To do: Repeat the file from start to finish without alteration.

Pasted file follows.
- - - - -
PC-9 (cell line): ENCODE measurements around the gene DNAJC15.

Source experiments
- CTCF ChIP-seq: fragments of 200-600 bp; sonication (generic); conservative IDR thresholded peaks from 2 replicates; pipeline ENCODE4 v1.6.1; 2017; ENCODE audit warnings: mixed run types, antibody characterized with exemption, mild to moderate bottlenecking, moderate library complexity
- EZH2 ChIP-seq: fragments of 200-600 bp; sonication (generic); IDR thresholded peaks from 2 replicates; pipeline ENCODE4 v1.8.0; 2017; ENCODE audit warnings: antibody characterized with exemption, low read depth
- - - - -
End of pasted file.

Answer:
PC-9 (cell line): ENCODE measurements around the gene DNAJC15.

Source experiments
- CTCF ChIP-seq: fragments of 200-600 bp; sonication (generic); conservative IDR thresholded peaks from 2 replicates; pipeline ENCODE4 v1.6.1; 2017; ENCODE audit warnings: mixed run types, antibody characterized with exemption, mild to moderate bottlenecking, moderate library complexity
- EZH2 ChIP-seq: fragments of 200-600 bp; sonication (generic); IDR thresholded peaks from 2 replicates; pipeline ENCODE4 v1.8.0; 2017; ENCODE audit warnings: antibody characterized with exemption, low read depth